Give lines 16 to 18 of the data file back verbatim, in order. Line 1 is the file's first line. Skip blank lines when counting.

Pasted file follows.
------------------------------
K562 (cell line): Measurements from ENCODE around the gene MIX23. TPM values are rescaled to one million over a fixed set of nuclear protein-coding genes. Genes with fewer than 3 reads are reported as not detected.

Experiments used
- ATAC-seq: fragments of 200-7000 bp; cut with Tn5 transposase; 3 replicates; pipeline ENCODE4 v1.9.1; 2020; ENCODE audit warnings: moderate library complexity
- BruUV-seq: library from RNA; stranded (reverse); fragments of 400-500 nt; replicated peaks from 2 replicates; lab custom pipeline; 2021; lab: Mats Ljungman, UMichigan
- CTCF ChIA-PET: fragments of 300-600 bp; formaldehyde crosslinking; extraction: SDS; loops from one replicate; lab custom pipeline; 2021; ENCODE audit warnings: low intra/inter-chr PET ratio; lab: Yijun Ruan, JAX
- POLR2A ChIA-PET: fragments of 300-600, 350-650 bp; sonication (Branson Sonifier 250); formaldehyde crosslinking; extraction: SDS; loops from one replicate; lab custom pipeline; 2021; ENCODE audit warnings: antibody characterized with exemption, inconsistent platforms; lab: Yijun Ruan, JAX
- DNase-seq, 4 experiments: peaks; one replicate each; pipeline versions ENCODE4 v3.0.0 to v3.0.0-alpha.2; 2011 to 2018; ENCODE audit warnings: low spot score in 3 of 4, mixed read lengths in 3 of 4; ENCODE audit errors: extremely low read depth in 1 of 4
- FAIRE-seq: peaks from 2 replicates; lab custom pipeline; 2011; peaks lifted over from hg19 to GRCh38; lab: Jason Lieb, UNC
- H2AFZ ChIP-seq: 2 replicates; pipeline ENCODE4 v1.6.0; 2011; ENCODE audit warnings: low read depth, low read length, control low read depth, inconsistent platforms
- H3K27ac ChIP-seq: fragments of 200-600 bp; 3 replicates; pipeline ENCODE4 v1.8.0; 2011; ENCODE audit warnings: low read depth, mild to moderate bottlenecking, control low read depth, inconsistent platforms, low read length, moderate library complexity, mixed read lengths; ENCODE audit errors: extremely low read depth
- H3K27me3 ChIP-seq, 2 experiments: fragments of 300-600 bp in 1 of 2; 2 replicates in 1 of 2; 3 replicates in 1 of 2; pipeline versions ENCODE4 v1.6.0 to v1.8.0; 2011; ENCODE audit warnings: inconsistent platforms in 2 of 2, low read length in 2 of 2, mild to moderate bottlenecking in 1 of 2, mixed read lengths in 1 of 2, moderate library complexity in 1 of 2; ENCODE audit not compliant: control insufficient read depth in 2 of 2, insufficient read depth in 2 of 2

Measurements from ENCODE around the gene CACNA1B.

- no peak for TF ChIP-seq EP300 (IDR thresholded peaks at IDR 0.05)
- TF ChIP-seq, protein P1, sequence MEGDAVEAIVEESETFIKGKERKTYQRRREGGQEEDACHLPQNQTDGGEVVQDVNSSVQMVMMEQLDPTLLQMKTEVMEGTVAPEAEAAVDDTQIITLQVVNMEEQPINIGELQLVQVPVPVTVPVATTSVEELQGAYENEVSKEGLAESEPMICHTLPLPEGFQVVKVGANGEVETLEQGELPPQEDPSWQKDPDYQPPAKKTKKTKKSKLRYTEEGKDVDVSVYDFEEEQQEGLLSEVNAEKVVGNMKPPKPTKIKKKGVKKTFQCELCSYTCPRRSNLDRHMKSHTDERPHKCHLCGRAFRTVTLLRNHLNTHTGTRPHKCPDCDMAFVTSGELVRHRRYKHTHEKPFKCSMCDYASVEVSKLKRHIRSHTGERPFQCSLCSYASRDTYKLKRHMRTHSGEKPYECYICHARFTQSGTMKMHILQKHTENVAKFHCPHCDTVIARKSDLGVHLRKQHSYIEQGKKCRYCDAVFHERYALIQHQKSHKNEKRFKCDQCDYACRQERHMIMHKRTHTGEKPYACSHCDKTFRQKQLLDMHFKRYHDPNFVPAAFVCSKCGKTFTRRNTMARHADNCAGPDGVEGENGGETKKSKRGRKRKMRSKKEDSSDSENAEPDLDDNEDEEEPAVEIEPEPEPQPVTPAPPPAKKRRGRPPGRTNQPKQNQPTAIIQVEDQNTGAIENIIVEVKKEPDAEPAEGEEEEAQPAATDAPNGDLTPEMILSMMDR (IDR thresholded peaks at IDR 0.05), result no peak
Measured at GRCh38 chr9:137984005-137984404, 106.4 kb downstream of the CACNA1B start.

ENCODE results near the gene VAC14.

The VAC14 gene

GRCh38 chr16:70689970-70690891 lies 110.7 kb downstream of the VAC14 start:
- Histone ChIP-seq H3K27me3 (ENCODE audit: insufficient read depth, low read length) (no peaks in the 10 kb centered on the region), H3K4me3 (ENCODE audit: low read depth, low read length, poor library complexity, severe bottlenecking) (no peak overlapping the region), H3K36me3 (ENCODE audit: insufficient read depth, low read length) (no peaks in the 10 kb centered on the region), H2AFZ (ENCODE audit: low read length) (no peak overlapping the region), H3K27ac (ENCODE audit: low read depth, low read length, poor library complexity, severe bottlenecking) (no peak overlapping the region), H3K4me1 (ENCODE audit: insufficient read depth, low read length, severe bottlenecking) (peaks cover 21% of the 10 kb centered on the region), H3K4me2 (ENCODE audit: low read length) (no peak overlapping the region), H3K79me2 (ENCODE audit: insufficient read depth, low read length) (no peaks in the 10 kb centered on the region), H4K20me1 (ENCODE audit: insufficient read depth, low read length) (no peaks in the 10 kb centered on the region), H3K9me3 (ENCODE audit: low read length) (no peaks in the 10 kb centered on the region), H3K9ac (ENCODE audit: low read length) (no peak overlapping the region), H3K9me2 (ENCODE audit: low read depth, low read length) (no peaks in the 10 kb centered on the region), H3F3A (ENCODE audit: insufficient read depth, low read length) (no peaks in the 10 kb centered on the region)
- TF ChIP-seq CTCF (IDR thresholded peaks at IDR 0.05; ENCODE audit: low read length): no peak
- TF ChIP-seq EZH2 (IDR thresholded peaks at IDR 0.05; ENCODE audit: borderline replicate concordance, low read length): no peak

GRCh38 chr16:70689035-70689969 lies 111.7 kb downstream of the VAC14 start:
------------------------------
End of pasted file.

ENCODE results near the gene VAC14.

The VAC14 gene

GRCh38 chr16:70689970-70690891 lies 110.7 kb downstream of the VAC14 start: